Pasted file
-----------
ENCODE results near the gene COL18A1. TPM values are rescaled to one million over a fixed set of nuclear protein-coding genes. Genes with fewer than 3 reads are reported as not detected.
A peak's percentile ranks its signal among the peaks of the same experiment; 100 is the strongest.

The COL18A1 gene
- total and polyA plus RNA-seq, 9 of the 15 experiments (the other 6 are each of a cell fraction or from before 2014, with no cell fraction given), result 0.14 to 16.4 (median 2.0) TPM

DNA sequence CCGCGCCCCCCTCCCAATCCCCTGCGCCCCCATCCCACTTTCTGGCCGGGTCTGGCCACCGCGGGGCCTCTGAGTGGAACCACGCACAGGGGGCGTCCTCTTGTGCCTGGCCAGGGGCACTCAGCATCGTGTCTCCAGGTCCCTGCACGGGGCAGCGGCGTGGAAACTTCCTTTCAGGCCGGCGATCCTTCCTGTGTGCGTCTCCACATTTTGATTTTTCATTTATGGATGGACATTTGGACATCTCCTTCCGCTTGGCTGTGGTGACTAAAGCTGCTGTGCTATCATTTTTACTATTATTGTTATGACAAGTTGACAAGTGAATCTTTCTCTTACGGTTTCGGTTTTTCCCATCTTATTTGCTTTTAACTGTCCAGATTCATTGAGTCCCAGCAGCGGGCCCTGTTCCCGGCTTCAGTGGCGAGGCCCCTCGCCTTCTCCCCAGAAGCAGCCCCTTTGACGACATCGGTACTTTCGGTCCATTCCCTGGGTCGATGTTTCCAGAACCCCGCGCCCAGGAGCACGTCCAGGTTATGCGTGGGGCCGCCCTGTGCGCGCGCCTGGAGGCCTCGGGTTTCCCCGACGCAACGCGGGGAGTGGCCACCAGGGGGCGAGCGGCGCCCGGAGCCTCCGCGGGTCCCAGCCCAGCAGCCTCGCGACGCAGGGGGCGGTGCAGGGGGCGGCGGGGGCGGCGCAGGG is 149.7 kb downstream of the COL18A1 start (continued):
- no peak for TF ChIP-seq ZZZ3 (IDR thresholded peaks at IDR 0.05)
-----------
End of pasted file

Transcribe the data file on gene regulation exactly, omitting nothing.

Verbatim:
ENCODE results near the gene COL18A1. TPM values are rescaled to one million over a fixed set of nuclear protein-coding genes. Genes with fewer than 3 reads are reported as not detected.
A peak's percentile ranks its signal among the peaks of the same experiment; 100 is the strongest.

The COL18A1 gene
- total and polyA plus RNA-seq, 9 of the 15 experiments (the other 6 are each of a cell fraction or from before 2014, with no cell fraction given), result 0.14 to 16.4 (median 2.0) TPM

DNA sequence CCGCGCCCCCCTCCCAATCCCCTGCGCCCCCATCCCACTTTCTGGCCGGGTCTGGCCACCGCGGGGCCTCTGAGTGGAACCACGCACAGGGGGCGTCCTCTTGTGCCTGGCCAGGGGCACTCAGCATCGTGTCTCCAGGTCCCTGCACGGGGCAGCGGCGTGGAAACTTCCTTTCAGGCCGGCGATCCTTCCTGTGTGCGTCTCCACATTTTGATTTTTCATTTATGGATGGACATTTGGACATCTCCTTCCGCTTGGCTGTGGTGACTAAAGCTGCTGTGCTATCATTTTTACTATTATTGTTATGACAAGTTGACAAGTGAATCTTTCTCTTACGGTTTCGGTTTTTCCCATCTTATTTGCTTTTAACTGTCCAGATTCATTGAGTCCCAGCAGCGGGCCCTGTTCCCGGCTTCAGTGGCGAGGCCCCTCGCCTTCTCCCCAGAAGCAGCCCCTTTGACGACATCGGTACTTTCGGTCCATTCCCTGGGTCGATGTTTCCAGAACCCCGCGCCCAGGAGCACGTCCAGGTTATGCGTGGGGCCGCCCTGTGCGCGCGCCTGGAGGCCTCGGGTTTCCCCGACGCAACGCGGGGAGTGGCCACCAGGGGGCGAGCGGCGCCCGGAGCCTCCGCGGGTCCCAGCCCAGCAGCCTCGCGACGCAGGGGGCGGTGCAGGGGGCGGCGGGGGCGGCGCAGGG is 149.7 kb downstream of the COL18A1 start (continued):
- no peak for TF ChIP-seq ZZZ3 (IDR thresholded peaks at IDR 0.05)